Double-thinking the clever-clever.
…your 20s were all about hope, and your 30s is all about how dumb it was to hope…
— Chris Gethard, DON’T THINK TWICE
DON’T LOOK BACK is the story of six fast friends chasing the dream together in a New York improv comedy troupe called The Commune, giving their all to make it. And then – one of them does.
Mike Birbiglia writes, directs, produces and co-stars in this down-to-Earth paean to artists who have sold their souls to the street. These particular characters are in comedy, but the story could well be applied to any creative endeavor. Being in the trenches himself (as a stand-up comedian, writer and actor), Birbiglia captures the nobility and futility of the journey, the tribulations and longing, the poverty and desperation, the fundamental dead-end-ness of being at street level for so long you begin to question whether you are, in fact, at your destination.
The six friends are the charismatic Jack (Keegan Michael-Key), his low-self-esteem girlfriend Samantha (Gillian Jacobs – too hot for TV, but in movies, the poor man’s Jaime Pressly), quiet Bill (Chris Gethard), cartoonist Allison (Kate Micucci), Lindsay with rich parents (Tami Sagher), and comedy teacher Miles (Birbiglia), who, though he leads an improv group, only uses a stock set of pickup lines on his students.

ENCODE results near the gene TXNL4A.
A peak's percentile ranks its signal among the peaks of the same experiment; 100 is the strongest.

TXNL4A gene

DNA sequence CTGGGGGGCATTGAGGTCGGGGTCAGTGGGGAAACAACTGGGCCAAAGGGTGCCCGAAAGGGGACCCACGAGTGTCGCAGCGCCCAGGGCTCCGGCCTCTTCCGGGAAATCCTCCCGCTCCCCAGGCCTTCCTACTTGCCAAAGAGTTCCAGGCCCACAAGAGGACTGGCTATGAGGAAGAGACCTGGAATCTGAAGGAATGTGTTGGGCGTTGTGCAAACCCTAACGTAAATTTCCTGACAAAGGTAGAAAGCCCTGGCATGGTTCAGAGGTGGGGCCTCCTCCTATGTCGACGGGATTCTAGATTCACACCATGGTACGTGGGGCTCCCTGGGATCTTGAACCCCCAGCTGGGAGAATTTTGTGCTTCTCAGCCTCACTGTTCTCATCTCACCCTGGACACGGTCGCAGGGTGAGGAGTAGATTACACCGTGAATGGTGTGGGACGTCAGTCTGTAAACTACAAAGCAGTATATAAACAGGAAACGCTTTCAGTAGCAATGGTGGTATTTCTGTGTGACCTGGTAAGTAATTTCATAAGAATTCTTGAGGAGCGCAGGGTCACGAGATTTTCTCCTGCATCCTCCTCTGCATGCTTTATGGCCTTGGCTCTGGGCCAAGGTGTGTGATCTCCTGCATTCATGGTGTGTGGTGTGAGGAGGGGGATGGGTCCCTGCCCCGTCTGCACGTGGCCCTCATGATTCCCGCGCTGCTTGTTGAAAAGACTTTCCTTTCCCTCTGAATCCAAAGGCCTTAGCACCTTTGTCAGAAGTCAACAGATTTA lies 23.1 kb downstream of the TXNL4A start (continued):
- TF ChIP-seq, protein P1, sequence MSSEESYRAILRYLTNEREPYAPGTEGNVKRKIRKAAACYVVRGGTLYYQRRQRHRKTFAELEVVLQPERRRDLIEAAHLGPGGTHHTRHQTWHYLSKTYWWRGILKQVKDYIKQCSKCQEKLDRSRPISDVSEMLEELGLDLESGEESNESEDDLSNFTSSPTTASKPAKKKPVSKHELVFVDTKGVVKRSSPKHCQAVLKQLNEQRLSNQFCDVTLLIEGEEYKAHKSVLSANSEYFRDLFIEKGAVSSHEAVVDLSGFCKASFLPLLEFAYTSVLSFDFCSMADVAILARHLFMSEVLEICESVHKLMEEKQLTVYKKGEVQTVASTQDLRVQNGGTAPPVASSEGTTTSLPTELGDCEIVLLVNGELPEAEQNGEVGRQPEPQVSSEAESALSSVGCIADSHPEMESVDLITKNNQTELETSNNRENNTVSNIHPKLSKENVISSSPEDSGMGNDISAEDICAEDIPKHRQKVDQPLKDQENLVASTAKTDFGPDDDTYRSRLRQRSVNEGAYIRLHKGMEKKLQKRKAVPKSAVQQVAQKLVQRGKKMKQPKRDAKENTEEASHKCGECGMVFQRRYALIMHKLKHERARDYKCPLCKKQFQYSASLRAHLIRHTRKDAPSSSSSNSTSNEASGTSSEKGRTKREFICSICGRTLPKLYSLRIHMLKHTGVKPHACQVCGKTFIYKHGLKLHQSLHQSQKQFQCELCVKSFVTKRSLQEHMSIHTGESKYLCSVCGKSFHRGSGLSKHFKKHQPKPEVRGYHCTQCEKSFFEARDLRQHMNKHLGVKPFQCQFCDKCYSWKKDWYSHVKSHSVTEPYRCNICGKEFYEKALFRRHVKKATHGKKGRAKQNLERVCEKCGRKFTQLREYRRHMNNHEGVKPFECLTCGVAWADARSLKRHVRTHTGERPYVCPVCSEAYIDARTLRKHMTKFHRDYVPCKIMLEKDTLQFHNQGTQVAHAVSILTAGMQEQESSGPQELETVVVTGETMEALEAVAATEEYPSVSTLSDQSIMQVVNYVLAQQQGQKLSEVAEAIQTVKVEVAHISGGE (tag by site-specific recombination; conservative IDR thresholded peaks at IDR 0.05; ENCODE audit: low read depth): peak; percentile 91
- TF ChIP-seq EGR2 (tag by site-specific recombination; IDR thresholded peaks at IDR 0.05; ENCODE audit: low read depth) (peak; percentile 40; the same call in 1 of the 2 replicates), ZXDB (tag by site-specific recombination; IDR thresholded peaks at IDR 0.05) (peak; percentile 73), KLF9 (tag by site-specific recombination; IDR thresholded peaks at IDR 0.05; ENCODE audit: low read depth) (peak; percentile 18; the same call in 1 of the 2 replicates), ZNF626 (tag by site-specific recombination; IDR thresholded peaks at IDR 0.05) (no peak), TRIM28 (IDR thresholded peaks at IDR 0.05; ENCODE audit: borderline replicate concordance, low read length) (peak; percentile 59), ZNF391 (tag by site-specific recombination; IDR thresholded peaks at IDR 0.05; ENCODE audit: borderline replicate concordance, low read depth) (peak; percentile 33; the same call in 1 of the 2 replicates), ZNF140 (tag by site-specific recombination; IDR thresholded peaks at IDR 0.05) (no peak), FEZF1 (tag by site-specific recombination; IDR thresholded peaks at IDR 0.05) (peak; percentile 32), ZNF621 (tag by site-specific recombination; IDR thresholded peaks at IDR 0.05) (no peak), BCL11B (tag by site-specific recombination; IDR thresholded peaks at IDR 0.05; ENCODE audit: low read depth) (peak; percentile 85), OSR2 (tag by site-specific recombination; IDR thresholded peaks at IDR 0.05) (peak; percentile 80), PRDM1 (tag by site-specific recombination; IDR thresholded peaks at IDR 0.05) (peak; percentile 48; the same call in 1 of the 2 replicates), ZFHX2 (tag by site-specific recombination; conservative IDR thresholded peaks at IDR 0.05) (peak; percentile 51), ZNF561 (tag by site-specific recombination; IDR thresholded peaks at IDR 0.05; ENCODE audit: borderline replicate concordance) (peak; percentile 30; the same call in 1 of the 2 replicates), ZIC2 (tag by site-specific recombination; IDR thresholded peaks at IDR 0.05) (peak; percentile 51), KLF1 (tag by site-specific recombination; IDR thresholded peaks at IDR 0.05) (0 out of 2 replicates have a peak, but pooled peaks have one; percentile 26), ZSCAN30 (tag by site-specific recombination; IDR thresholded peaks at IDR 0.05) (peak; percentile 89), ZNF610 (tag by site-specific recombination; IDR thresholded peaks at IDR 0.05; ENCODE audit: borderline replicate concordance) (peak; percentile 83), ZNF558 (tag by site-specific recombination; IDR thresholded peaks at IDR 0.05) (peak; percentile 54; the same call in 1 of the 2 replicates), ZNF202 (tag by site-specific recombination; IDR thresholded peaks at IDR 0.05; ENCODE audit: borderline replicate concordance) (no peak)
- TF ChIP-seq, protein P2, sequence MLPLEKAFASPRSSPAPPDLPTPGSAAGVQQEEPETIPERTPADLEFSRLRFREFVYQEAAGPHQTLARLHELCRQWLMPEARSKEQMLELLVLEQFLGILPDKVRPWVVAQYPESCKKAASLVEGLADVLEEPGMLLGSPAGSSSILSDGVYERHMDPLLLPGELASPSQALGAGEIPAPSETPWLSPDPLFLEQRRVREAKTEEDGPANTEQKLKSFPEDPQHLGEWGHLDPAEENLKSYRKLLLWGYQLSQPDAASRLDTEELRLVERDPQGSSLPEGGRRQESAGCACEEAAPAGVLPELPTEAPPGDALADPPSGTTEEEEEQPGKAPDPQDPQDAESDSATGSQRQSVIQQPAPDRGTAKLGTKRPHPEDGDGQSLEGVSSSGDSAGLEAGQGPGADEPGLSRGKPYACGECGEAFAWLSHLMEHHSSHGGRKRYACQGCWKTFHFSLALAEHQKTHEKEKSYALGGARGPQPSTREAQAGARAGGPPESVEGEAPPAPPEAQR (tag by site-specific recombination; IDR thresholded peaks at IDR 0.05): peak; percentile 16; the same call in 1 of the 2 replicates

They’re so close that they can elicit laughs from each other even through the inappropriateness of impersonating Bill’s father after he has a stroke and can hardly speak. So writer Birbiglia goes a long way to establish the friends’ firmness. They’re all in their mid-30s, so when a scout from the hit comedy show WEEKEND LIVE (an obvious analog for SATURDAY NIGHT LIVE) visits their improv session in front of a small but appreciative crowd, the desperation to score an audition is palpable in their actions and on their faces.
Only Jack and Samantha get a callback…
The movie title is a reference to the ethos of improv groups: dive in, get wet, be saucy, but whatever you do, don’t wreck the momentum by thinking twice about where you’re going or what you’re doing. And then – one of them does.